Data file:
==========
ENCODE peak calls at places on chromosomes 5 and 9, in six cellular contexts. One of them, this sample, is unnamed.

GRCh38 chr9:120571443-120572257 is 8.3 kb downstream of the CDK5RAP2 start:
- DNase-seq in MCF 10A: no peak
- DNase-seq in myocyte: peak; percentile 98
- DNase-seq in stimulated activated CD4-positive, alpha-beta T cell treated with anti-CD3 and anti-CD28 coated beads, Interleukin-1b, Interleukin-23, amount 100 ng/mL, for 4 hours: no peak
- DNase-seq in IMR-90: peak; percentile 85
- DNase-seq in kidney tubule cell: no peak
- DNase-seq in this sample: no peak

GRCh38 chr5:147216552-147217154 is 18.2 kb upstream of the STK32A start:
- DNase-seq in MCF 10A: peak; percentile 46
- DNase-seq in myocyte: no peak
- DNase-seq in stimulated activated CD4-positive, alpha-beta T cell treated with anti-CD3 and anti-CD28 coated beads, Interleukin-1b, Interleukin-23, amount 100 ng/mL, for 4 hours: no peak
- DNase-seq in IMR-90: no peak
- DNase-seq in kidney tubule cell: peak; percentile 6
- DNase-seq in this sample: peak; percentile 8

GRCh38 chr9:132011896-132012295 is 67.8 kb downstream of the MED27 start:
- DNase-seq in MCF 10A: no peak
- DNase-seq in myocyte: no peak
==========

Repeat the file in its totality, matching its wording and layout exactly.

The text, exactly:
ENCODE peak calls at places on chromosomes 5 and 9, in six cellular contexts. One of them, this sample, is unnamed.

GRCh38 chr9:120571443-120572257 is 8.3 kb downstream of the CDK5RAP2 start:
- DNase-seq in MCF 10A: no peak
- DNase-seq in myocyte: peak; percentile 98
- DNase-seq in stimulated activated CD4-positive, alpha-beta T cell treated with anti-CD3 and anti-CD28 coated beads, Interleukin-1b, Interleukin-23, amount 100 ng/mL, for 4 hours: no peak
- DNase-seq in IMR-90: peak; percentile 85
- DNase-seq in kidney tubule cell: no peak
- DNase-seq in this sample: no peak

GRCh38 chr5:147216552-147217154 is 18.2 kb upstream of the STK32A start:
- DNase-seq in MCF 10A: peak; percentile 46
- DNase-seq in myocyte: no peak
- DNase-seq in stimulated activated CD4-positive, alpha-beta T cell treated with anti-CD3 and anti-CD28 coated beads, Interleukin-1b, Interleukin-23, amount 100 ng/mL, for 4 hours: no peak
- DNase-seq in IMR-90: no peak
- DNase-seq in kidney tubule cell: peak; percentile 6
- DNase-seq in this sample: peak; percentile 8

GRCh38 chr9:132011896-132012295 is 67.8 kb downstream of the MED27 start:
- DNase-seq in MCF 10A: no peak
- DNase-seq in myocyte: no peak